Normie's first marriage had broken up, and he then married another woman who also was named Sandy. "I called her Sandy number two," Normie said, "but we broke up because of the MS. She just couldn't handle it."
"Is there a Sandy number three?" I asked.
"Sandy number three's name is Linda. She's my girlfriend here in the home," Normie said. "Later we'll go see her."
Of all the pictures we looked at, the one that struck me most was a picture of Normie as a young man, a high school student. That is how I remember him: handsome, chiseled features, a full head of hair. His facial features had changed, as they do for everyone as they age, but because of his illness it was more striking.
Normie had only been in a wheelchair for the past two years, but in the previous five years his condition had been slowly worsening, following a typical pattern for MS. His disease began with an attack from which he fully recoveredblindness in one eye when he was twenty-five years old. Over the next twenty years, in the relapsing-remitting stage of the disease, he suffered intermittent attacks, weakness in the legs, loss of balance, and problems with sensation. These attacks incurred relatively mild disabilities, not affecting his life in a major way. But then, as is often the pattern, his disease became progressive and he steadily worsened without attacks, with the primary effect being on his walking. A major question in multiple sclerosis is why the disease changes this way, from the relapsing-remitting stage to the much more debilitating progressive form.
Normie was on a fat-free diet and he had several diet books in his room. Normie was one of the many people who have tried various diets for MS, though there was no evidence that special diets helped MS. He was also taking one of the new injectable MS drugs. Unfortunately, I did not know how much any of these things would help him. He would have had to be taking the drug since the first sign of his MS, almost thirty years ago, for it to have had a chance to have a major impact on his disease. The progressive form of MS is the most difficult to treat.
Oh, how I wished there were something I could do to help him. I thought of other drugs he might try, of new drugs we would be testing, and then asked him the name of his physician. "Bowling," he said. When I asked him what Bowling's first name was, he said, "Doctor." I smiled. Few patients call me by my first name. I knew Bowling; I had met him at an MS conference, and he wrote a book on alternative medicine in MS. I made a note to call him and discuss Normie's case, though I was doubtful that there was anything I could do that would have a major impact on Normie's illness.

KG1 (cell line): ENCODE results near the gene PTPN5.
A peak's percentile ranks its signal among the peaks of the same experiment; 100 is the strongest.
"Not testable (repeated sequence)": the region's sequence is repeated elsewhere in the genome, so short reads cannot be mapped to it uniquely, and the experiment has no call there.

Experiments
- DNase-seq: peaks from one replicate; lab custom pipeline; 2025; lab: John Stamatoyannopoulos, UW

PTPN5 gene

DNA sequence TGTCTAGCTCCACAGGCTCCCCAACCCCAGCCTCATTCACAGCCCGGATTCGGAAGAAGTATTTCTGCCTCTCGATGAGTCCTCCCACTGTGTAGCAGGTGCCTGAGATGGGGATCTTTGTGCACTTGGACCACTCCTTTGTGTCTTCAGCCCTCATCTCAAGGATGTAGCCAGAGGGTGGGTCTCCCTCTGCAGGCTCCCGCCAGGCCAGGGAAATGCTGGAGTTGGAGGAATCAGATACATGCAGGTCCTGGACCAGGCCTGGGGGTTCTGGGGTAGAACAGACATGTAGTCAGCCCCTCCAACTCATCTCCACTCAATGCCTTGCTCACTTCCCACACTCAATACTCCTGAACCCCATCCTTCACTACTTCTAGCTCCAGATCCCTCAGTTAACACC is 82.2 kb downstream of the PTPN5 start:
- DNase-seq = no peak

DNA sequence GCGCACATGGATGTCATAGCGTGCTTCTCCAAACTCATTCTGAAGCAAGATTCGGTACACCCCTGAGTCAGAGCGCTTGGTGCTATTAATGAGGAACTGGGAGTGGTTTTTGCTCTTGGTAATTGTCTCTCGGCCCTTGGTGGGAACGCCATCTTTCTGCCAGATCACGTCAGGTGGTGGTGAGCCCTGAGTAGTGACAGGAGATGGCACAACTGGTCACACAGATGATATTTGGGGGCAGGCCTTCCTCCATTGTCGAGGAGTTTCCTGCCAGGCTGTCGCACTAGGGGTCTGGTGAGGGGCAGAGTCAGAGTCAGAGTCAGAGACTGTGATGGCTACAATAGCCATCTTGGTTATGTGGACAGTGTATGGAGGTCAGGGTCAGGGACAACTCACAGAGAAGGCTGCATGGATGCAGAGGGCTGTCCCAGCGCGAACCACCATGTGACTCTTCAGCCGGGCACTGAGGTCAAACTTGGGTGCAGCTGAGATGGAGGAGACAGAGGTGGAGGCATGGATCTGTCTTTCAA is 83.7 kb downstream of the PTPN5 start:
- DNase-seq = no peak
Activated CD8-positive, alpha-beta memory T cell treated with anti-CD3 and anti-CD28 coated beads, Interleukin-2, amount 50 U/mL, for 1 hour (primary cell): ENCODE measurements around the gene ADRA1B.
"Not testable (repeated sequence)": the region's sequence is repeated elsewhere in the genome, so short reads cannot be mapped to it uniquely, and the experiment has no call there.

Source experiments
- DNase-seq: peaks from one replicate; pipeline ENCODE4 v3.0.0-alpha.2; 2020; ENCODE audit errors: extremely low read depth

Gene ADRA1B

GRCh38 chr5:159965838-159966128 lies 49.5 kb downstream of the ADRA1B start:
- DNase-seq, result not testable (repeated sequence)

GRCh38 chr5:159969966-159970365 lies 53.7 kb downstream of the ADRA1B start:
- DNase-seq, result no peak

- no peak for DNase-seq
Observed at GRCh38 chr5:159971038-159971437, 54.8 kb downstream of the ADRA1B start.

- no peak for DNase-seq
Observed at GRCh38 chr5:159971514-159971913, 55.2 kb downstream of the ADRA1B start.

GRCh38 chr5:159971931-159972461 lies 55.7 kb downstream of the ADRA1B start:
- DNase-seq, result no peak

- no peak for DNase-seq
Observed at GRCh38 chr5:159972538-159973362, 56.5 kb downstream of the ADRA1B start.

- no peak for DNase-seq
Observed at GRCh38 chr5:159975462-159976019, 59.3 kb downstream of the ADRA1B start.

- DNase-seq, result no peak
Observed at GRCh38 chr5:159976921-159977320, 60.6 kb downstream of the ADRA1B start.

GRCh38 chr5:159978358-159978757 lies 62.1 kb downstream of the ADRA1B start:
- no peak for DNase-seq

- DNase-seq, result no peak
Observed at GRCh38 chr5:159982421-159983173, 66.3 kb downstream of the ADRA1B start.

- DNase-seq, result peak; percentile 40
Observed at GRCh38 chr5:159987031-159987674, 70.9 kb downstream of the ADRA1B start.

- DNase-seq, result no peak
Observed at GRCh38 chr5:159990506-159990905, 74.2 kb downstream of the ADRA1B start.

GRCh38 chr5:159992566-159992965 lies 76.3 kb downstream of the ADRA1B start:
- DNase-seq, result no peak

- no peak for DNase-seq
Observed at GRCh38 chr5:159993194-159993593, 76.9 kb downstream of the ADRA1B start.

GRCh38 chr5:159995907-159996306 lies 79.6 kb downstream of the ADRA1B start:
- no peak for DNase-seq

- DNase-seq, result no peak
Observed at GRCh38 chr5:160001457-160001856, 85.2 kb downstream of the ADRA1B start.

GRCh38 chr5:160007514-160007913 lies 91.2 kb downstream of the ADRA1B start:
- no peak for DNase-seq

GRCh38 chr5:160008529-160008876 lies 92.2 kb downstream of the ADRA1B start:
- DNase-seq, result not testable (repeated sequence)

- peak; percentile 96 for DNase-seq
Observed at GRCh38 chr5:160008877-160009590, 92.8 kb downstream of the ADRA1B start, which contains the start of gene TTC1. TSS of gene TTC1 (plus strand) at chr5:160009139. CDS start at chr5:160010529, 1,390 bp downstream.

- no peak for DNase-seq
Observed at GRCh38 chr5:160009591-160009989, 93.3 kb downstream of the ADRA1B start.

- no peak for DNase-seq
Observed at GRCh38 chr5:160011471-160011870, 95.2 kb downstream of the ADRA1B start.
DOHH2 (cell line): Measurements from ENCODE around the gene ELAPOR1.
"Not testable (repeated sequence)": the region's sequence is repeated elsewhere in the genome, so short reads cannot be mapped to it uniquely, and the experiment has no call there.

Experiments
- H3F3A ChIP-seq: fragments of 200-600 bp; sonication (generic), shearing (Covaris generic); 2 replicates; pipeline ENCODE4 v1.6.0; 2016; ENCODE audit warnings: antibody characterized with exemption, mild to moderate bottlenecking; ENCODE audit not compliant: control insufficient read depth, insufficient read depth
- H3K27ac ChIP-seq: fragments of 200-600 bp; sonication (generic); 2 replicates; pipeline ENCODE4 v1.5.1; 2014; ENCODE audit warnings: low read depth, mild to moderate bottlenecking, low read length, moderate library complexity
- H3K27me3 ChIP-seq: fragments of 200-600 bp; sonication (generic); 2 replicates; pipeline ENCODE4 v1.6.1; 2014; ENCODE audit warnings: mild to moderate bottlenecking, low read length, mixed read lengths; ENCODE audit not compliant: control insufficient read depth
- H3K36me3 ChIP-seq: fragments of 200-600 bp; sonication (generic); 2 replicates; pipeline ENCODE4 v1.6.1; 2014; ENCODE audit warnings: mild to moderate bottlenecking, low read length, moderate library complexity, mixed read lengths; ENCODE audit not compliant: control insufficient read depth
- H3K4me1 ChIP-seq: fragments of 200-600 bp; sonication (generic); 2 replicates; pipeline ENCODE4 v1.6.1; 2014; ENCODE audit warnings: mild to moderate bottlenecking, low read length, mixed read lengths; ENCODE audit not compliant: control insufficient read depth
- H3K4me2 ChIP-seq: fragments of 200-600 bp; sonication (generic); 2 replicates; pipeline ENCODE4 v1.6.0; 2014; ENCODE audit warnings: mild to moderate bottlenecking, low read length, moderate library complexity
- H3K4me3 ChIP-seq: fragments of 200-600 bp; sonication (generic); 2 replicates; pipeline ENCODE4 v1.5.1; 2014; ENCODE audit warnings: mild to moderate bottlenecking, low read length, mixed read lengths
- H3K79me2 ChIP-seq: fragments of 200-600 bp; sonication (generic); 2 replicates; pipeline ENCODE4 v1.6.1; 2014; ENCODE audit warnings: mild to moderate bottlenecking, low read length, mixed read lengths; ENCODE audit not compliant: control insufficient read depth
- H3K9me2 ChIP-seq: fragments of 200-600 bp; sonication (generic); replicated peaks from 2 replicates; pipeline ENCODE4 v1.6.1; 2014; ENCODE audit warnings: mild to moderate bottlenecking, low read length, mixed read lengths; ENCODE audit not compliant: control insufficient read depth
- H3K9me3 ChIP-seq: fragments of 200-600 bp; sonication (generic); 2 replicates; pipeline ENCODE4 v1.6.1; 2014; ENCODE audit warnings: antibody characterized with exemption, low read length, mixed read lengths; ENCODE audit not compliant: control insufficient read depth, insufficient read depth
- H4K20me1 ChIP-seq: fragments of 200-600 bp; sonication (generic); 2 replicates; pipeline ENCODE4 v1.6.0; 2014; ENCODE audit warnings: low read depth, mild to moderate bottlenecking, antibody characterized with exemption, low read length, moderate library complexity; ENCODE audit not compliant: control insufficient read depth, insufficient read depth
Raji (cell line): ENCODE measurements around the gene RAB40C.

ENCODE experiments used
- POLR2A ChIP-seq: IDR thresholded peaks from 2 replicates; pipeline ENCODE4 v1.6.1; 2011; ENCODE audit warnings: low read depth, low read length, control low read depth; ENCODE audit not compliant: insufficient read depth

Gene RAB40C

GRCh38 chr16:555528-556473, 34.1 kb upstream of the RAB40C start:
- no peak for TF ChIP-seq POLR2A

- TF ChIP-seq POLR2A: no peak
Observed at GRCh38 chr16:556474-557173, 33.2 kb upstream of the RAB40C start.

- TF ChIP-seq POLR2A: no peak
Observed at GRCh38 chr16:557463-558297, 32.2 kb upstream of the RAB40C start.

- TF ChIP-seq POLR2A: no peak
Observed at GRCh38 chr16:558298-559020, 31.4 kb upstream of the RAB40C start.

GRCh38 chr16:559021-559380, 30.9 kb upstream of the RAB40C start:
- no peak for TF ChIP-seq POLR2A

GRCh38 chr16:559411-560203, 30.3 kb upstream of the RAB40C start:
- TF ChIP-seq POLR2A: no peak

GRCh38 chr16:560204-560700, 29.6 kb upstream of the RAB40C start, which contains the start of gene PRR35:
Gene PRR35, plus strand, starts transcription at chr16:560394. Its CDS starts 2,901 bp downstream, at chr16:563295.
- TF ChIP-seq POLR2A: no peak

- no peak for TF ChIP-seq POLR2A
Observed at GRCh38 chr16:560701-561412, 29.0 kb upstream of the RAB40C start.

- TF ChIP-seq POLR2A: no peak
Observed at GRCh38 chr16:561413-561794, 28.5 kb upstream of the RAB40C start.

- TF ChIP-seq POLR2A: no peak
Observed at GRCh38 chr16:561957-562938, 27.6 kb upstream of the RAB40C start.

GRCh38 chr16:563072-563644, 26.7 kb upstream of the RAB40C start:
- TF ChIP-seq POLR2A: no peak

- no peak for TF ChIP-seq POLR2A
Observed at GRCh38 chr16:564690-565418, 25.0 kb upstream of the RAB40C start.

"Come, I'll show you around," he said as he transferred into his wheelchair and gave us a tour of the home. He introduced me to people as his friend Dr. Weiner, "the number one researcher on MS in the world." I was a bit embarrassed, to say the least, until he turned to me and said, "Big Skinny, you promised me thirty years ago you would cure MS, and you still haven't done it." My embarrassment turned to frustration, and I tried not to show that either. I thought of all the talks over thirty years in which I had told patients that we would know so much more about MS in the next five to ten years. We indeed knew so much more, but not as much as I had promised to Normie.
Normie then took us to meet his girlfriend, Linda. Linda was resting in bed watching a baseball game. As much as I hate television, I know well how important it is for people with illness, providing a crucial window on the world. Linda called him "sweetie," and Normie called her "honey." I could see how happy she was to see Normie and how she in turn comforted him by taking his hand into hers and giving a squeeze.
Outside in the bright Colorado sun we took a few pictures, sat on a bench, and talked about old times, catching up on people and what had happened to them over the years. He asked me to send him a copy of the old Super-8 movie films I'd taken when we rode together on his motor scooter in high school. Then Normie repeated his question: "Well, Big Skinny, why has it taken so long to cure this crazy disease?"